The Federal Reserve’s official communique after its last hike, as well as the tenor of chairman Jerome Powell’s subsequent press conference, was notably different from previous occasions. If not a pivot, it was a significant shift in policy – and it will impact several markets, comments Adrian Day, editor of The Global Analyst.

Two significant developments in March ushered in this shift: The failure of three U.S. banks and Credit Suisse. They show clearly that, after such a long period of excessively loose monetary policy, aggressive rate hikes will cause something to break. It would be fantasy to assume that no other financial institution is tottering on the brink.

And then the response of the Fed and other central banks was to do what central banks always do with any problem, namely, throw money at it. In 24 hours, the Fed undid almost half of all the Quantitative Tightening it had undertaken over the past year.

Again, it would be unrealistic to think they will not do this again. This dramatic shift comes before inflation is under control and as the economy slides into recession. The effect on the markets, particularly bonds, gold and the dollar, will be significant and long lasting.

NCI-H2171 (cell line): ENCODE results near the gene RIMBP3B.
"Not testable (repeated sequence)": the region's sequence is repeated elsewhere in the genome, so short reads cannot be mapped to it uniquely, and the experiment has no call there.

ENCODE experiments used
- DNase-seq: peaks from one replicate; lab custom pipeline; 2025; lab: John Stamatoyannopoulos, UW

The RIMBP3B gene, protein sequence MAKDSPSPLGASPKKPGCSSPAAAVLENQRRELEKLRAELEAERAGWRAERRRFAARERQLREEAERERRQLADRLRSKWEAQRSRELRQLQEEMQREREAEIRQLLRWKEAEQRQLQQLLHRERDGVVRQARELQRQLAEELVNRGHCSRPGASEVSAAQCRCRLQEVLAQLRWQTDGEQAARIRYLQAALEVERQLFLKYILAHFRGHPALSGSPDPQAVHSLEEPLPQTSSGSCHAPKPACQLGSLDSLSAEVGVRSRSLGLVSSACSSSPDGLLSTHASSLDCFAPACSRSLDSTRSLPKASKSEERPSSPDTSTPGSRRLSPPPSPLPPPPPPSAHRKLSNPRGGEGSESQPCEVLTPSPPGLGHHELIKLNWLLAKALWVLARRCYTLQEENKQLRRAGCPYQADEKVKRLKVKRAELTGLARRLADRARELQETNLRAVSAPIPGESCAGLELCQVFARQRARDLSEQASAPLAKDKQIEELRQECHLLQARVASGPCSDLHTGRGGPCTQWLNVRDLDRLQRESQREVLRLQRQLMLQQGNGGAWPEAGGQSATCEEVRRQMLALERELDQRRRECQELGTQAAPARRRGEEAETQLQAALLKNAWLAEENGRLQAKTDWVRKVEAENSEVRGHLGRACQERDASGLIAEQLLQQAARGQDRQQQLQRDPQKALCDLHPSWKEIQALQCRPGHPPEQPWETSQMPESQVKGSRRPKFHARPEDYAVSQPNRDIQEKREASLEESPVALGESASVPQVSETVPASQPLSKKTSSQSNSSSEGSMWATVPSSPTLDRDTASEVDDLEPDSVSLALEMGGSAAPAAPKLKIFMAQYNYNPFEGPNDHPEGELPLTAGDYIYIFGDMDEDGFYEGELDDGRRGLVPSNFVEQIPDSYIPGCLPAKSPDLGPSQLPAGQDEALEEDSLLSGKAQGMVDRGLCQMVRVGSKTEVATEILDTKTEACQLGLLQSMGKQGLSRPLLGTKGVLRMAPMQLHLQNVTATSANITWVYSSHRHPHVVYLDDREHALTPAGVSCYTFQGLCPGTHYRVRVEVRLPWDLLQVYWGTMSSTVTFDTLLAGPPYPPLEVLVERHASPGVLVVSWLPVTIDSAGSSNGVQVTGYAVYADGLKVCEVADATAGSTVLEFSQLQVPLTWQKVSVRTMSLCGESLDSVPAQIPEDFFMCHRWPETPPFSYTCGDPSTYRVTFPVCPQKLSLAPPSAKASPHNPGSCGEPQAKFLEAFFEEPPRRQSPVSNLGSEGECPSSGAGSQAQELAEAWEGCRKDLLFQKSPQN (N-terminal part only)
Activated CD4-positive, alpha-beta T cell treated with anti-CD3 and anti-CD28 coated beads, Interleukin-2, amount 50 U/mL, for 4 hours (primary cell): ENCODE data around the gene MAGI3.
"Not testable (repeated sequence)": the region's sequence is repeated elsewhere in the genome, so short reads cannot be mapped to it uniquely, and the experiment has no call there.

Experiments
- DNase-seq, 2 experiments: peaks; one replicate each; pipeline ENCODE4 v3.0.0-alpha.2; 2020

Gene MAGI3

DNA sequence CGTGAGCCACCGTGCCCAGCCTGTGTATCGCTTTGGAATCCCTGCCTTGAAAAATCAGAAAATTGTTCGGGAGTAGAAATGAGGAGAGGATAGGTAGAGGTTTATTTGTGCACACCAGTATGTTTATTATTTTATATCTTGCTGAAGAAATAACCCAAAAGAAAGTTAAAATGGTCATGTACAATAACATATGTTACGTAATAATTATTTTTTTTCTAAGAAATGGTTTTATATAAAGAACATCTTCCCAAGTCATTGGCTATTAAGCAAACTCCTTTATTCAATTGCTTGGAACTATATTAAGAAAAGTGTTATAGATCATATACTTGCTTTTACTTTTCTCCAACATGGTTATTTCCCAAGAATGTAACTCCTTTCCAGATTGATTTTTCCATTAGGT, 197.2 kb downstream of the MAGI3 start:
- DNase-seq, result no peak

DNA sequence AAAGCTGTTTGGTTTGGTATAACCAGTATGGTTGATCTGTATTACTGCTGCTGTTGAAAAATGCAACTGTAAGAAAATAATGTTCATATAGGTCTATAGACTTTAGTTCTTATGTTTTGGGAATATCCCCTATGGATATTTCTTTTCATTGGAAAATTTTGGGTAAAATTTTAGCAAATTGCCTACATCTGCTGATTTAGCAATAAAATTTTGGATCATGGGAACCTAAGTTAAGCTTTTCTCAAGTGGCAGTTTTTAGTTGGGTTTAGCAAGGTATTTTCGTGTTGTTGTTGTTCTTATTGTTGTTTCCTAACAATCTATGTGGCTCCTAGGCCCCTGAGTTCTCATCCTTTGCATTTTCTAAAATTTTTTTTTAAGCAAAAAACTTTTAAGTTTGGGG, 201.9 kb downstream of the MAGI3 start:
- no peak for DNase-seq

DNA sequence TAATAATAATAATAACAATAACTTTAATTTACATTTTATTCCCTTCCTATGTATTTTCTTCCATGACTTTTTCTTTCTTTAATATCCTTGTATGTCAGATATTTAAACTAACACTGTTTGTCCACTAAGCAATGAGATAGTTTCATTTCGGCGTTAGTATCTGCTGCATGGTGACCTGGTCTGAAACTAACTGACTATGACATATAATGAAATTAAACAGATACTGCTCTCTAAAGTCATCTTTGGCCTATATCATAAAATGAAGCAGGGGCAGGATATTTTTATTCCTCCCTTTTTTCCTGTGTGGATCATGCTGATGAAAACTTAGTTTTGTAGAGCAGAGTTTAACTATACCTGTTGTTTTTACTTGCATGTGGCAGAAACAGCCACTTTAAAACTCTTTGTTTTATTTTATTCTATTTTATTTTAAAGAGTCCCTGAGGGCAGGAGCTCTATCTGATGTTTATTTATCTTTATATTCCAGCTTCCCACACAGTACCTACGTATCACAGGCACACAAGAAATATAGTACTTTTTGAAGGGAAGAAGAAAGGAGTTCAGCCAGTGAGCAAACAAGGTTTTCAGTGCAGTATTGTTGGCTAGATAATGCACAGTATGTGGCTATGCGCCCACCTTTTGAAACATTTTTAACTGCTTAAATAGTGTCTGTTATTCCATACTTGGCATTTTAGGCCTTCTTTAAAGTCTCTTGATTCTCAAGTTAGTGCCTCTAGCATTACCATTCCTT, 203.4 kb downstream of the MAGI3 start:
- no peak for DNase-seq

Not surprisingly, bonds had a positive first quarter, the first in a long while, with longer-term bonds up 5% (including yields) and intermediate bonds up 2%, all of it in March as the sentiment turned heavily towards a pivot.

Most stock markets around the world moved up this year, continuing the move from last fall when markets began to anticipate a shift in Fed policy. The S&P rose 7% (the Nasdaq more than double that, the Dow barely positive, as tech roared back). International markets (outside the U.S.) were up just over 6%.

Meanwhile, underneath the headlines, the economy is deteriorating. The Fed has been less concerned, even wanting unemployment to move up. But the economy is heading to a recession. While corporate CEOs do not expect a serious downturn, small business owners are more pessimistic, as is the Leading Economic Index.

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Overall, we remain cautious on global equity markets, seeing a downside risk that is not priced in. Our buying will be focused on quality high-dividend payers in the U.S.; the bluest of global blue chips; quality growth stocks in smaller markets; and opportunistic buys (including the selling of puts on depressed stocks).

We are also overweight gold and other resources. Resource shares are the cheapest relative to the market in a long, LONG time.

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